I don't believe President Obama is a Muslim, either, and even if he was I wouldn't care. I know plenty of good Muslims--good Jews--good Mormons--and good Evangelicals, too. I'm also old enough to remember a time when people said we couldn't elect John Kennedy president, because he'd be loyal to the pope and not the U. S. Constitution.
Religion, of course, has been mentioned frequently in all the recent Republican presidential debates. Rick Perry ran a commercial accusing President Obama of leading a war against religion. Michelle Bachman wants to be president so she can uphold Biblical truths and stop gays from marrying. Newt Gingrich is promising, if elected in 2012, to set up a commission his first day in office "to examine and document threats or impediments to religious freedom in the United States." I'm waiting for Mitt Romney to insist we follow the Biblical admonition to stone adulterers.
I just want to see Newt's face.
Sometimes, though, I wonder if all this talk isn't distracting us from serious issues. Kind of like saying, "There's a boogie man under the bed," to scare little children.
You may have heard the usual complaints: the Bible has been driven from our schools, Christmas vacation is now referred to as Winter Break, and the imposter in the White House, the guy without the birth certificate, is forcing schools to focus on Islamic teachings. But the lines here are fairly clear and state and federal courts are tasked quite often to make them even clearer.
I was an American history teacher for many years, and near the end of my career taught Ancient World History. So you have to talk about religion to get a grip on human history. The Pilgrims crossed an ocean to practice their beliefs and so did the larger Puritan body that settled in New England ten years later. In fact, before we bewail our modern, godless society we should keep in mind that the Puritans whipped Baptists and executed Quakers for bringing their interpretations of the Bible into the Massachusetts Bay Colony.
And where was Rush Limbaugh when we needed him in 1711? Our Puritan forebearers banned all Christmas celebration!
Three centuries later, what can public schools actually do in the realm of teaching religion? In Ancient World History we were expected to examine five world religions (Judaism, Christianity, Hinduism, Buddhism and Islam), not because President Obama said so, but because the Ohio Department of Education gave us a curriculum. In American history we included material about the Quakers, who settled Pennsylvania, the Mormons, who settled Utah, and for fun I did a lesson on the Shakers. For those who might not remember: the Shakers were a millenialist sect, started by Ann Lee, who believed the end of the world was imminent. In order to focus attention on matters of the spirit all Shakers were celibate. Membership peaked at 6,000 in 1860, for obvious reasons, and has been declining ever since.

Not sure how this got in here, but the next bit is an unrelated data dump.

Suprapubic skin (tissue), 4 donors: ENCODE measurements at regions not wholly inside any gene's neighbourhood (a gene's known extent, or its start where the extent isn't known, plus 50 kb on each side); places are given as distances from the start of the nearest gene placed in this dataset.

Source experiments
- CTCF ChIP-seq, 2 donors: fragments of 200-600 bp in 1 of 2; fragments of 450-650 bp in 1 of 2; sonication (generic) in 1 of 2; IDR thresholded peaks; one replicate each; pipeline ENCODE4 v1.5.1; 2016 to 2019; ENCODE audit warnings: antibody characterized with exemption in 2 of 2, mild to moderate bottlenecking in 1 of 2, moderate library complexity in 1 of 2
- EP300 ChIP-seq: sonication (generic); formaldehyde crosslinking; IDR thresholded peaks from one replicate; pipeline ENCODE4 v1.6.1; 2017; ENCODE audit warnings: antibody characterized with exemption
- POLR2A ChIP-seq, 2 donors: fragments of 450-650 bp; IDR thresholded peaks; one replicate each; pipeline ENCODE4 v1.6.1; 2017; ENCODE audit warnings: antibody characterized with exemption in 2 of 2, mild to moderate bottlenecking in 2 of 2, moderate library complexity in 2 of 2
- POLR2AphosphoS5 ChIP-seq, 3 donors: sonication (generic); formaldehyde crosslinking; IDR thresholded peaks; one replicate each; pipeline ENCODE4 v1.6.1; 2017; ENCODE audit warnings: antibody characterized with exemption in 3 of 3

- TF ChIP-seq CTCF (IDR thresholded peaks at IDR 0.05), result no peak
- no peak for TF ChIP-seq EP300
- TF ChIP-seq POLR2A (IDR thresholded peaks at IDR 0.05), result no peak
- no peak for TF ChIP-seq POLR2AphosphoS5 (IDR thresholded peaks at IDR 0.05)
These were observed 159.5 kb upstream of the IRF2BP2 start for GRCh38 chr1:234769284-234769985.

No insult intended to the nine Shakers still remaining.
You can discuss religion in public schools. (I did go out on a limb, when we mentioned the Aztec practice of human sacrifice; I said that that was wrong.) I once organized a debate on religion in my Ancient World classes and asked five kids in every class to volunteer. They would be required to outline their own beliefs and explain their positons on various issues. The only ironclad rule would be: No insulting other students' beliefs. And they would be graded only on how they laid out their beliefs and not on what those beliefs might be. I used to do projects in my classes--a project counted as a test grade--and this debate would be a project. The kids, all volunteers, were incredible. The other students were allowed to ask questions, and I asked a few, but the thirty students (five each in six classes) held center stage for the entire period. They made their classmates think and had to examine their own beliefs.
They even made me think.
In other words, have no fear, freedom of religion is alive and well in America, and if you want to join the Shakers, they'd be happy to have you, I'm certain. And if you're worried about gay marriage, and you're really conservative, don't let it ruin your holiday celebrations. God is going to get those homosexuals in the end and they're going to burn in hell.
|Chirstmas is alive and well.|
If you believe the U. S. government is forcing schools to teach Islamic ideas exclusively, you're really worrying about the boogie man under the bed, or, rather the Muslim under the bed. The U. S. government is blocked in all attempts to force religious teachings of any kind on students.
State governments determine curriculum and state governments are similarly blocked from imposing any particular religious views.
With that, let me say to all, conservative and liberal alike: "Merry Christmas and a Happy New Year."